One of the best things about the Jewish Quarter in my opinion is the tucked away 14th Century Synagogue which was built in 1305 during the Moorish period and before the expulsion of the Jews from Spain. It’s free to get in and one of my favourite things to see in Cordoba. It consists of three sections – a courtyard, an outer section (with an upper women gallery) and the main Synagogue and mens gallery.

Cordoba Synagogue Womens Gallery

The inside walls of the main room in the Synagogue combine beautiful Moorish architecture including a Multifoil arch and extensive Hebrew inscriptions. The Hebrew writing that has not eroded has been translated and contains many Old Testament writings such as extracts from the book of Psalms.

Casa de Safarad – Museum of Jewish Heritage

The Casa de Sefarad is a museum and cultural centre found in the Jewish Quarter of Cordoba. It is dedicated to the history and culture of Sephardic Jews, who were a prominent community in Spain before their expulsion in 1492.

The building that houses the museum is a historic home that has been restored and adapted for its current use. Visitors to the museum can explore the various rooms of the house, which contain exhibits on Sephardic Jewish culture, history, and traditions.

The museum’s collection includes artifacts such as religious objects, textiles, and manuscripts, as well as interactive exhibits and audiovisual presentations. The museum also hosts cultural events, such as concerts and lectures, aimed at promoting Sephardic Jewish culture and heritage. Casa de Sefarad also serves as a research center for the study of Sephardic Jewish history and culture. The museum offers guided tours in several languages.

La Casa Andalusi

La Casa Andalusi is a museum dedicated to showcasing the culture and heritage of the region of Andalusia. It is housed in a restored 12th-century building that was originally a palace built by the Muslim ruler, Al-Mu’tamid. The building was later used by the Catholic monarchs, Ferdinand and Isabella, during their reign in the late 15th century.

Visitors to La Casa Andalusi can explore the various rooms of the palace, which are decorated with intricate tile work, carvings, and other decorative elements that reflect the artistic and architectural styles of the Muslim and Christian periods of Cordoba’s history.

The museum’s exhibits include artifacts and displays related to Andalusian culture, such as Islamic calligraphy, textiles, ceramics, and traditional musical instruments. Visitors can also learn about Andalusian cuisine and the region’s traditional agricultural practices.

Almodovar Gate

Slightly further North and on the outskirts of the city you will find Almodovar gate (Puerta de Almodovar in Spanish), which is so called because it was the route out of the city to Villa de Almodovar. It is one of the twelve gates that once provided access to the city during the Islamic period and is one of the few that remain standing to this day. The gate was originally built in the 8th century during the Islamic period and was used as a defensive fortification to protect the city from attack.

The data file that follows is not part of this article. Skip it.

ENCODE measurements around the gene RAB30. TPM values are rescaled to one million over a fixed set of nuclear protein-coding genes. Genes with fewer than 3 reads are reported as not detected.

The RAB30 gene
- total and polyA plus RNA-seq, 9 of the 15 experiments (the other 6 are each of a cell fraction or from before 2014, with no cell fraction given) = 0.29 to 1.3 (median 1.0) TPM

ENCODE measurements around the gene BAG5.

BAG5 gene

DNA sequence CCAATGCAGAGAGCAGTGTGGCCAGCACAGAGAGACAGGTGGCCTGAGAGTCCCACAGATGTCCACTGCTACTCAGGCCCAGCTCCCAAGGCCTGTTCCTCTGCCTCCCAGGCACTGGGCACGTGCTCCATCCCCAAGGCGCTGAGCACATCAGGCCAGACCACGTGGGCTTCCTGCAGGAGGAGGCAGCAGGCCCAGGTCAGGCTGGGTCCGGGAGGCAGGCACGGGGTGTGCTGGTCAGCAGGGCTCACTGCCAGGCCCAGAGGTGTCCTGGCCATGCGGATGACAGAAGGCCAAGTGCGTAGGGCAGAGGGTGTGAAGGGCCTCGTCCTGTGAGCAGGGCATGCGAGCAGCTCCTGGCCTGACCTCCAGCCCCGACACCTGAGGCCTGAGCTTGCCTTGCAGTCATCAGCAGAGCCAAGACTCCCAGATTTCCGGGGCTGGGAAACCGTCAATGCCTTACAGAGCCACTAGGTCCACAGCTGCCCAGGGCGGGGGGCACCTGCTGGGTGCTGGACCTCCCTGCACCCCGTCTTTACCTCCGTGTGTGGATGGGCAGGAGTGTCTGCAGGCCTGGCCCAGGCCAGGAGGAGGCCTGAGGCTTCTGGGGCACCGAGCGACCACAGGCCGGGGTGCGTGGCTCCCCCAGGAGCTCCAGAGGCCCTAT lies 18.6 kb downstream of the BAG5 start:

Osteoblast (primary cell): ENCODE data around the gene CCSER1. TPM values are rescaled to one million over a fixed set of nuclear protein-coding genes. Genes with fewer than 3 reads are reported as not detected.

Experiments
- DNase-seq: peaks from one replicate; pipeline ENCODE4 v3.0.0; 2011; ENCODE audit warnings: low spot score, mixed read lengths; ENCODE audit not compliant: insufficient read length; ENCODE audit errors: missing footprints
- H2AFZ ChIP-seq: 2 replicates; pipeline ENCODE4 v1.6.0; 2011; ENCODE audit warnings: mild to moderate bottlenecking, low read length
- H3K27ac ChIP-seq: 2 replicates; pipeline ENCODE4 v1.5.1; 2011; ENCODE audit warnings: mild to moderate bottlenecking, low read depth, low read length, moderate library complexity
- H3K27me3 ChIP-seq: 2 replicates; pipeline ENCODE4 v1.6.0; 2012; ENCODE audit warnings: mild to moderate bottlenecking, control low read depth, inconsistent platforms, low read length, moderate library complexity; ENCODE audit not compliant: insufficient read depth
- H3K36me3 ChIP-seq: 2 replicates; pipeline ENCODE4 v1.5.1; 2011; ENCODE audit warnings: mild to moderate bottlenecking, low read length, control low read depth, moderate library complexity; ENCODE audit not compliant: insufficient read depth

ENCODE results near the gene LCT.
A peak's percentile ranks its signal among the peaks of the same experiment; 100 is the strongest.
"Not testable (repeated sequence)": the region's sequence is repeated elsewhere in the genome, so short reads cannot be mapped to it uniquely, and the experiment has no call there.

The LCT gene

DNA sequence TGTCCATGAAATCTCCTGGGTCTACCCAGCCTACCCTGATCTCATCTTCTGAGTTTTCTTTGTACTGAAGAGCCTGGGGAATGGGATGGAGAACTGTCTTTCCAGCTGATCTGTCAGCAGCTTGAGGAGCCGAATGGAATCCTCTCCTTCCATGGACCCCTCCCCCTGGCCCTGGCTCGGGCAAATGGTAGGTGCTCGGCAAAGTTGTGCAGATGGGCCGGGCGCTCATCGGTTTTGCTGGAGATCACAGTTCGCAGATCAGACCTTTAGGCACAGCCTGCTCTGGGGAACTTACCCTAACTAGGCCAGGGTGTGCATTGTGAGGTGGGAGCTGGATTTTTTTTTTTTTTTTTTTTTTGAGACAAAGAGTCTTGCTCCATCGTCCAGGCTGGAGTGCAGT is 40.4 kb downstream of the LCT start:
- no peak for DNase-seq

Almodovar Gate has undergone several renovations and restorations over the years, with the current structure dating back to the 14th century. It features an arched entrance with a horseshoe-shaped arch, which is typical of Islamic architecture, and is decorated with intricate carvings and tile work.

Where to eat in the Jewish Quarter Cordoba

After all that exploring, you must be hungry! Thankfully, this historic neighborhood is filled with charming streets and alleys lined with restaurants, cafes, and bars. Here are some popular options for dining in the area:

  1. Casa Mazal – This kosher restaurant serves traditional Jewish and Mediterranean cuisine, including falafel, hummus, and shakshuka. It also offers a variety of vegetarian and vegan options.
  2. Restaurante El Churrasco El Churrasco is known for its delicious grilled meats, including beef, lamb, and pork. It also serves a variety of seafood dishes and has a selection of Spanish and international wines. Book in advance especially on weekends as it can get busy.
  3. La Boca – This restaurant offers a mix of Spanish and Mediterranean cuisine, with a focus on seafood and fresh, locally sourced ingredients. It has a cozy interior and a charming courtyard for outdoor dining.
  4. Taberna San Miguel – This traditional tapas bar is a popular spot for locals and visitors alike. It serves a variety of classic Spanish tapas, including fried fish, meatballs, and potato tortilla.
  5. Bodega Guzman – This family-owned tavern has been serving traditional Cordoban cuisine for over a century. It is known for its hearty stews, grilled meats, and delicious local wines.
  6. Bodegas Mezquita – A fantastic option for quality tapas near the Mezquita – the papayas bravos are quite spicy! Also a good option to try the traditional dishes of Rabo do Toro (Oxtail) or Flamenquin.
  7. Taberna El Capricho – A beautiful flower covered exterior, this little tapas restaurant is cheaper and better value than Bodegas Mezquita. Although it’s not so upmarket it is more traditional than touristy. Try the chorizo in red wine – delicious.
Jewish Quarter Cordoba Taberna El Capricho

And finally, one thing is for sure – do not leave Cordoba until you have seen the famous Mosque-Cathedral ‘Mezquita’. This is one of the most stunning examples of Moorish architecture in Spain and is a beautiful combination of a Moorish and Christian interior.

Further Reading on Cordoba

If you are interested in finding out more about the 14th Century Synagogue of Cordoba click here.

You might also find this article helpful on how to spend one day in Cordoba.

I also recommend that you don’t miss Madinat Al Zahra, the abandoned ancient Moorish city.